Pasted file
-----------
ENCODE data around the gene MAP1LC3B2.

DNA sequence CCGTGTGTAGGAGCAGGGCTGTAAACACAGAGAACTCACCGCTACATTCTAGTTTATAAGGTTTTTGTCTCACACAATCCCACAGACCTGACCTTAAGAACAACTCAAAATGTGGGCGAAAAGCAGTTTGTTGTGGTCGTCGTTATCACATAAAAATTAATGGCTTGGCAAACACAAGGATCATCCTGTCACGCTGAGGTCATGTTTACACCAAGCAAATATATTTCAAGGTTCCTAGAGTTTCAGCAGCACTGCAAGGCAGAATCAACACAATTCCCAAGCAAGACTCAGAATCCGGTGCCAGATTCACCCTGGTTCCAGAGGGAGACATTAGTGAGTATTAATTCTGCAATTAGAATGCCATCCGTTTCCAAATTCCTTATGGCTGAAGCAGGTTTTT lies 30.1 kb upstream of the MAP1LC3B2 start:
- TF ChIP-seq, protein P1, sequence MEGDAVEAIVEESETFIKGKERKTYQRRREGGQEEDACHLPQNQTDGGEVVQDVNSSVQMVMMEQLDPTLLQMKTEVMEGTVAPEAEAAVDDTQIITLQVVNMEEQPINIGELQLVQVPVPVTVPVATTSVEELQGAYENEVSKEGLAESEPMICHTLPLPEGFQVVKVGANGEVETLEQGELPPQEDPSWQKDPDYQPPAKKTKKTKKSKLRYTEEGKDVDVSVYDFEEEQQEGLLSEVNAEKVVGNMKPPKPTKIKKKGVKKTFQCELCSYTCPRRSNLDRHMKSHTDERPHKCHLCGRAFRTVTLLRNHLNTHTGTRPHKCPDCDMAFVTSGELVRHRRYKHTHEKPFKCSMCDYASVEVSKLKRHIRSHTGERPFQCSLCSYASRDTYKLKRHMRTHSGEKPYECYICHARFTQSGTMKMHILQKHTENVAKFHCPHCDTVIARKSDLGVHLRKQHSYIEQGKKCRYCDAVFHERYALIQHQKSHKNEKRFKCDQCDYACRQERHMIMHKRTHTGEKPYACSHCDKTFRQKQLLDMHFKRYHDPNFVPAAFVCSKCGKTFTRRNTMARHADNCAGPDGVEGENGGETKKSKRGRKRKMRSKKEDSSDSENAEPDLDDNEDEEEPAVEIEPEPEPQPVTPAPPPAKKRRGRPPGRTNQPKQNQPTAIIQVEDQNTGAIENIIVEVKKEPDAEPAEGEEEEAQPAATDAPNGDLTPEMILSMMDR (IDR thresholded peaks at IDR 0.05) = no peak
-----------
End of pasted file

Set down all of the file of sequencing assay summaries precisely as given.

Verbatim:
ENCODE data around the gene MAP1LC3B2.

DNA sequence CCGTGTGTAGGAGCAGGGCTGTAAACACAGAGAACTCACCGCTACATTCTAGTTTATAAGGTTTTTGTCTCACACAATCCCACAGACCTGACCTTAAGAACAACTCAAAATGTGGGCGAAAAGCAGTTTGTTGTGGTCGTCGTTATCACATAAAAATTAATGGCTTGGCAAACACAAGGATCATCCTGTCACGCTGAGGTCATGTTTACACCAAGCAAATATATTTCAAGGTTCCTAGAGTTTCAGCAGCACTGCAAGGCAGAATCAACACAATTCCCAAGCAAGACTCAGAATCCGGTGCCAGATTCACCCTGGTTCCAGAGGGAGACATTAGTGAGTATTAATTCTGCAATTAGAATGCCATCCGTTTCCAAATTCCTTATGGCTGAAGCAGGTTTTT lies 30.1 kb upstream of the MAP1LC3B2 start:
- TF ChIP-seq, protein P1, sequence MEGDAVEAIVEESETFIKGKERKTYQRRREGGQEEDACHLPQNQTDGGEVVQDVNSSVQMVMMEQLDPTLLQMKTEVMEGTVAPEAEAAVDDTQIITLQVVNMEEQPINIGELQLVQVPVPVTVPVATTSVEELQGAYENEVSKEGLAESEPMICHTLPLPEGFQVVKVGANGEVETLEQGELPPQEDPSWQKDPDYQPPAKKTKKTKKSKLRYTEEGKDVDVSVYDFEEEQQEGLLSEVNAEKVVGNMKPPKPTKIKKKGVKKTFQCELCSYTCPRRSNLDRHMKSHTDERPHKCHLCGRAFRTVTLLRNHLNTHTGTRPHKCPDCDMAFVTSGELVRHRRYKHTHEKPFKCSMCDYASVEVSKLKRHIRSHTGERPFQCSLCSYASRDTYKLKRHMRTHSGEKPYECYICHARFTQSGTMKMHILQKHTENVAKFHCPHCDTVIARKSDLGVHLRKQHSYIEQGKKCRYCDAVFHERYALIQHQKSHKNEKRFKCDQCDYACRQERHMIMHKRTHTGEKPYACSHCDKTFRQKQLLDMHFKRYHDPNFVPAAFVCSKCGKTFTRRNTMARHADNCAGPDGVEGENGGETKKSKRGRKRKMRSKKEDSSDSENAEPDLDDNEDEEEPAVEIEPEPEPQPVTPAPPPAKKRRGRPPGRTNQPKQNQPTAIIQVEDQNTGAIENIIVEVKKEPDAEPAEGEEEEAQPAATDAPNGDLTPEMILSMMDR (IDR thresholded peaks at IDR 0.05) = no peak